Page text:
The Florida Jumble

July 27, 2015 — The Florida Supreme Court’s order of a partial re-draw of eight congressional districts has turned the Sunshine State’s politics upside down. With one House member already jumping to the Senate race because he will get an unfavorable draw in his Pinellas County district, another representative may be looking to soon follow suit.

Last week, it was reported that freshman Rep. Gwen Graham (D-Tallahassee) is confirming that she, too, is considering entering the open Senate campaign.

In its decision, the state Supreme Court took the highly unusual action of actually stating how the 5th District — that of Jacksonville Rep. Corinne Brown (D) — should be drawn. Currently, the controversial district encompasses a portion of Duval County (Jacksonville), travels southwest to annex part of Gainesville, and then meanders further south to capture African-American precincts in the city of Sanford before moving into Orlando. The configuration has withstood several challenges under the Voting Rights Act over the past two decades, which is why it remains, but the state high court ruled two weeks ago that it did not meet the proper redistricting criteria under the 2010 voter-passed initiative.

With the court saying FL-5 should begin in Jacksonville and move due west to include at least part of Tallahassee city, inferring that the dictated Voting Rights percentages are less relevant than state law, Rep. Graham’s 2nd District will be radically affected. Presumably, moving much of Graham’s Tallahassee and Leon County base to the 5th District will subsequently swing the current FL-2 back to the GOP.

Even with Tallahassee in the 2nd District, the last two Republican presidential nominees both captured 52 percent of the district vote. Swapping a sizable number of Democrats for Republicans will almost assuredly make the 2nd unwinnable for Graham or any other Democratic candidate. Should this happen, moving to the Senate race might prove to be her better option, as Rep. David Jolly (R-Pinellas County) believes it to be for himself.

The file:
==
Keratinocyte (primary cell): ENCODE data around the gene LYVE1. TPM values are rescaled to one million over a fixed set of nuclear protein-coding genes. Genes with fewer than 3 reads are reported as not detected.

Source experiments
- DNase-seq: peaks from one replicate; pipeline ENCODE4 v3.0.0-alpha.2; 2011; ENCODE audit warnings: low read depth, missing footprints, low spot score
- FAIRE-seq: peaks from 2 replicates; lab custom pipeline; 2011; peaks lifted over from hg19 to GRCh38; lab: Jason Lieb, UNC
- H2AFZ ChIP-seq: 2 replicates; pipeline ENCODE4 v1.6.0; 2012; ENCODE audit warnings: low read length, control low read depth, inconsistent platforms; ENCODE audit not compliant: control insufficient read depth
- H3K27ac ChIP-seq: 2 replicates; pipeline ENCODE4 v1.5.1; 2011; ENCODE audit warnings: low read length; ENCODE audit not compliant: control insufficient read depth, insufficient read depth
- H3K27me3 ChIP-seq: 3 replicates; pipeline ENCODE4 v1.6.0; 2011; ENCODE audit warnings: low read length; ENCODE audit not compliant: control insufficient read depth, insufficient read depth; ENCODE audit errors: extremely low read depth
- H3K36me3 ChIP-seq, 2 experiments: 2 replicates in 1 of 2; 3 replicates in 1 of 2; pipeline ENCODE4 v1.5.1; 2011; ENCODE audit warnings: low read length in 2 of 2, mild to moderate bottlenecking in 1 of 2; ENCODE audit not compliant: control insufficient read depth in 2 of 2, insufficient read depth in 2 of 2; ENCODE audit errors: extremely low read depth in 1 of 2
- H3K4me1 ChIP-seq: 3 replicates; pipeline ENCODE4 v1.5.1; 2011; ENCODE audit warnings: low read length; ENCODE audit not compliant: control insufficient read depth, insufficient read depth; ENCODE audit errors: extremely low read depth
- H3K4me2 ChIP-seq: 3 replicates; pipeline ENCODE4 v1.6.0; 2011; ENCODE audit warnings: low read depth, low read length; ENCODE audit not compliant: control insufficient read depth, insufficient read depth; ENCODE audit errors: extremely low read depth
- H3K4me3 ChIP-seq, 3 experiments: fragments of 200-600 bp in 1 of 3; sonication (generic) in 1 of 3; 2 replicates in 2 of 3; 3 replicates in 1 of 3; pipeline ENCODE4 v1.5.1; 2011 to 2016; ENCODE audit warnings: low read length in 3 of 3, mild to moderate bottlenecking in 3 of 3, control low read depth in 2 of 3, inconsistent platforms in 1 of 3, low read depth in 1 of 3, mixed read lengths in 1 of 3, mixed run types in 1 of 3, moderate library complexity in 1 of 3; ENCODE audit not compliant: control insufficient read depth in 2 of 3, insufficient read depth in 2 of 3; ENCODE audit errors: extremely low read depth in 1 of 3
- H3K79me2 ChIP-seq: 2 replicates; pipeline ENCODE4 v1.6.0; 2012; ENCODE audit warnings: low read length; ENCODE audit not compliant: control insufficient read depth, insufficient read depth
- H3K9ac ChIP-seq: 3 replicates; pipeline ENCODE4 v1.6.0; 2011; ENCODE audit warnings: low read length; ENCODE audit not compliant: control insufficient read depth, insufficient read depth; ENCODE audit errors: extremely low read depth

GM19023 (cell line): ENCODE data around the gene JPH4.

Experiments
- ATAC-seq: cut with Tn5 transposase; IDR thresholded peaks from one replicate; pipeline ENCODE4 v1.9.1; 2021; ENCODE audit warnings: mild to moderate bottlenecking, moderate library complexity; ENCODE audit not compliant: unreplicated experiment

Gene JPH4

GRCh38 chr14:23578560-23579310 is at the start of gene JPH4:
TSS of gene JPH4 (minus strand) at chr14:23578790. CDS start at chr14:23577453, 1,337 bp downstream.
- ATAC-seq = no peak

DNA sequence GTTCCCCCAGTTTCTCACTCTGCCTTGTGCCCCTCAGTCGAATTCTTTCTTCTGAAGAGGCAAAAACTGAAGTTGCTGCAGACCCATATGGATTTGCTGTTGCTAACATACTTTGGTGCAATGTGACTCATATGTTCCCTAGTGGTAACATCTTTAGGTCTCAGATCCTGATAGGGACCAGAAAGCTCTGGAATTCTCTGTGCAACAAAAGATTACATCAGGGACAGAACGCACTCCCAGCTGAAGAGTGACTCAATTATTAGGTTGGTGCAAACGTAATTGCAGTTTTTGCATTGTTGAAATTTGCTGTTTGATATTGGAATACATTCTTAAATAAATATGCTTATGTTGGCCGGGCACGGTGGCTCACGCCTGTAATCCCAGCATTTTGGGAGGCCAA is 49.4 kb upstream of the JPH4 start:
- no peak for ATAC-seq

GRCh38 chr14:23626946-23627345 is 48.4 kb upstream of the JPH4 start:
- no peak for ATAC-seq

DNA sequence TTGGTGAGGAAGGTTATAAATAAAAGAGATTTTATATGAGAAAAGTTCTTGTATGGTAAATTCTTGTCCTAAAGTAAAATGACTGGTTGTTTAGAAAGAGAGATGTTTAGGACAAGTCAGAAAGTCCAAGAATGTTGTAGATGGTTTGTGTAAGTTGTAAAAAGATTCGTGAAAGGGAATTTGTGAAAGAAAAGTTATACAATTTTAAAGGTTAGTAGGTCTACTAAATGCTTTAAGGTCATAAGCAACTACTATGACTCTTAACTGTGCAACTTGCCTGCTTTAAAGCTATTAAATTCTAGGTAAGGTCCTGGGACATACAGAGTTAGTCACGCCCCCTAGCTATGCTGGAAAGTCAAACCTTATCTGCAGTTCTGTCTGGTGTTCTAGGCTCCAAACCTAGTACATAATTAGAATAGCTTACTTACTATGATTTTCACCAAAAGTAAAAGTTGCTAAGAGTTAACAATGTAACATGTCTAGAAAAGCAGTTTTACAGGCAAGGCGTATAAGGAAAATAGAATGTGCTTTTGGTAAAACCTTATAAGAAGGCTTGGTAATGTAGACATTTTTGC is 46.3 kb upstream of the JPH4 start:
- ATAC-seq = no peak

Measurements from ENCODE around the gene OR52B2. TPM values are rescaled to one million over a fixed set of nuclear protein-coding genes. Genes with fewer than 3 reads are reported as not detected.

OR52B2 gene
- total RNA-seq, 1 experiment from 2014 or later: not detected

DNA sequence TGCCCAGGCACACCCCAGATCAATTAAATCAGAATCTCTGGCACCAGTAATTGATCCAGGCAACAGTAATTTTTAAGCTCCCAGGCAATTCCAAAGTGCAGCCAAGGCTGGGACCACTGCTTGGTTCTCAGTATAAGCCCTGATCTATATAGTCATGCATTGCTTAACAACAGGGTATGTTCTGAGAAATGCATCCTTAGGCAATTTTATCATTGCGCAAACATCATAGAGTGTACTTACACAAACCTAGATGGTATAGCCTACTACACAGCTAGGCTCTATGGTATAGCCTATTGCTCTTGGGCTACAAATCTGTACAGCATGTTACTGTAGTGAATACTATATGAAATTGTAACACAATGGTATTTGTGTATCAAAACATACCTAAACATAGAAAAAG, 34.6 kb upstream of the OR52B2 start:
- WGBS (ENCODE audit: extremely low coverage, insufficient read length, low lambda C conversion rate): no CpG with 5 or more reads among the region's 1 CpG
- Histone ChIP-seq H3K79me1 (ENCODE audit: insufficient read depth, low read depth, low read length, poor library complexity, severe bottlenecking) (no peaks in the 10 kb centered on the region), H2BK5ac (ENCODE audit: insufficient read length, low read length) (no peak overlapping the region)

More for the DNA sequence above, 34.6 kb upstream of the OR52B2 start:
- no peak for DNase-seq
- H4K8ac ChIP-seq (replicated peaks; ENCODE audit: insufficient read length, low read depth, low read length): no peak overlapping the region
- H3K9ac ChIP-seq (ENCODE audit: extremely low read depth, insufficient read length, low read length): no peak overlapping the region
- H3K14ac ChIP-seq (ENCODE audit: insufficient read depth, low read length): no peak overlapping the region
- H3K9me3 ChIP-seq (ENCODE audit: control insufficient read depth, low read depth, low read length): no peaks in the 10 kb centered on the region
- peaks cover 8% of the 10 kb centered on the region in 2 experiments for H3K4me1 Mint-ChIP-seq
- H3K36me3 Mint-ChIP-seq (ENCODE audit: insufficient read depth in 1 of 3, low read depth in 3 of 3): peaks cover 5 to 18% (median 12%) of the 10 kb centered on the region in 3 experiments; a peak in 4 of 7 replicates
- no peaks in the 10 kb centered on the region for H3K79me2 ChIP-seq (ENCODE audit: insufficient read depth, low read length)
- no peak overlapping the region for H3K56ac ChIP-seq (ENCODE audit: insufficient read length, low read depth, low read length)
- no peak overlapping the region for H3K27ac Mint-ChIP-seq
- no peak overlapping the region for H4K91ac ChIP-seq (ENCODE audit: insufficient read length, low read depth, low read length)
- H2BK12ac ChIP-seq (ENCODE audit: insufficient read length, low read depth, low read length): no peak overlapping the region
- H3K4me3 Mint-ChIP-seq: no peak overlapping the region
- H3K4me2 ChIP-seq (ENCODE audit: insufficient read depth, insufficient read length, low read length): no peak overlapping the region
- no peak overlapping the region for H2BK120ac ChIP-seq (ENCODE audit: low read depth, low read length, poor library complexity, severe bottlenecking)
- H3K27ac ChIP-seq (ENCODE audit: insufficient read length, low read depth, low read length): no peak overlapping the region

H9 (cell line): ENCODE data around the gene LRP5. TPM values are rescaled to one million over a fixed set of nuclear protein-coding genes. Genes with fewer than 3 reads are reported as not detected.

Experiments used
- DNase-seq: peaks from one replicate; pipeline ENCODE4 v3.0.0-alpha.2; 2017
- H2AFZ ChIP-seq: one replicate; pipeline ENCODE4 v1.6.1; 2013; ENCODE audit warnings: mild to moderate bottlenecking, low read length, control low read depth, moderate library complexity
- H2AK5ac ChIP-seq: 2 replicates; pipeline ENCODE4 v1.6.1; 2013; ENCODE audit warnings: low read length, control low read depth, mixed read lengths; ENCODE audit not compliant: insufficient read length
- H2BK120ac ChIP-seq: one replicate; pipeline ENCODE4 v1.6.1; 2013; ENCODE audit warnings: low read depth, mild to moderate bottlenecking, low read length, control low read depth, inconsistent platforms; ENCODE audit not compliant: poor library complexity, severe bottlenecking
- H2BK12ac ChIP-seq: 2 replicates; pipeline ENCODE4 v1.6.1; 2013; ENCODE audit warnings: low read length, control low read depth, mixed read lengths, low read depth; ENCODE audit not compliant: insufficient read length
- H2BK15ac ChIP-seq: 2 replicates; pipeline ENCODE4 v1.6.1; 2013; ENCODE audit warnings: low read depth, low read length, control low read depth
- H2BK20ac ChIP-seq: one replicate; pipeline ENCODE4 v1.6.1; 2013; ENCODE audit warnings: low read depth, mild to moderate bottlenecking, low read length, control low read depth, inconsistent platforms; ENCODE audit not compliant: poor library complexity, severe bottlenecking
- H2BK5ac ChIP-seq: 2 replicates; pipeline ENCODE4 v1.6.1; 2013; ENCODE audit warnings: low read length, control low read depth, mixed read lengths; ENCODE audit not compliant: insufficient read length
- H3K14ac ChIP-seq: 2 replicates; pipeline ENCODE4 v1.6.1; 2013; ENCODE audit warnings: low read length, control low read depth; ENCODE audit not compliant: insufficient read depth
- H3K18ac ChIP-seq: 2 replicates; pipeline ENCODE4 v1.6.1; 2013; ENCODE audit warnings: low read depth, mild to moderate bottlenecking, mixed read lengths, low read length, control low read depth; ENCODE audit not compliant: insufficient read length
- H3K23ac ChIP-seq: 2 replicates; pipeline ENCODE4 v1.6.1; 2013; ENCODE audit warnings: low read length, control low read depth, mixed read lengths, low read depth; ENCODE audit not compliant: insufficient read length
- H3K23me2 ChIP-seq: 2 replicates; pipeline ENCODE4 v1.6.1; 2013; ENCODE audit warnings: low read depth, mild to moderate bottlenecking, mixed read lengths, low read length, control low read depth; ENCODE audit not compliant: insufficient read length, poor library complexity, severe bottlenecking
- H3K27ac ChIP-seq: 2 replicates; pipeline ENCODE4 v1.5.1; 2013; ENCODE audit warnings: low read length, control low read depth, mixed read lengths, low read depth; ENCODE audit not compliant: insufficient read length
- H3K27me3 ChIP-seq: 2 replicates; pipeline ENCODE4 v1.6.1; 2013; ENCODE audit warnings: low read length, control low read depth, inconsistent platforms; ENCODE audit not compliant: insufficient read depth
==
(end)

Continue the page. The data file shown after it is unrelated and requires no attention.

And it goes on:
Gwen Graham would be a strong Senate candidate and can win under the right circumstances. She is the daughter of former governor and Sen. Bob Graham (D), and would already enjoy statewide name identification within the Democratic primary voting universe. She proved herself a very able candidate in the 2014 congressional race, becoming only one of two Democratic challengers to win in what proved to be a Republican landslide year across the country. She is in strong shape for re-election if the district remains constant, but it appears such won’t be the case.

Graham is also a strong fundraiser who should excel in a statewide race. She banked almost $3.7 million for her 2014 House race, and has already raised well over $1 million for the 2016 campaign. All of her reported $940,000-plus cash-on-hand would be transferable to a Senate race.

Ironically, a Graham entry in the Senate race would also strengthen another Democratic candidate, fellow Rep. Alan Grayson (D-Orlando). The congresswoman has established herself as more of a moderate Democrat, as evidenced by her first House action when she voted for Tennessee Rep. Jim Cooper (D) for Speaker instead of Nancy Pelosi. Therefore, her appeal will likely take away from party favorite Rep. Patrick Murphy (D-Jupiter), who has also voted more moderately.

The Democratic base left, disproportionately represented in a primary election, would then most closely identify with Grayson. Such a three-way contest would dramatically increase Grayson’s odds of becoming the nominee. Arguably, Graham could be the party’s strongest general election candidate, however.

Gwen Graham running statewide would make an already interesting Senate primary even more so. The reverberations of the latest redistricting ruling continue to be felt throughout Florida, and the new lines haven’t even been drawn.

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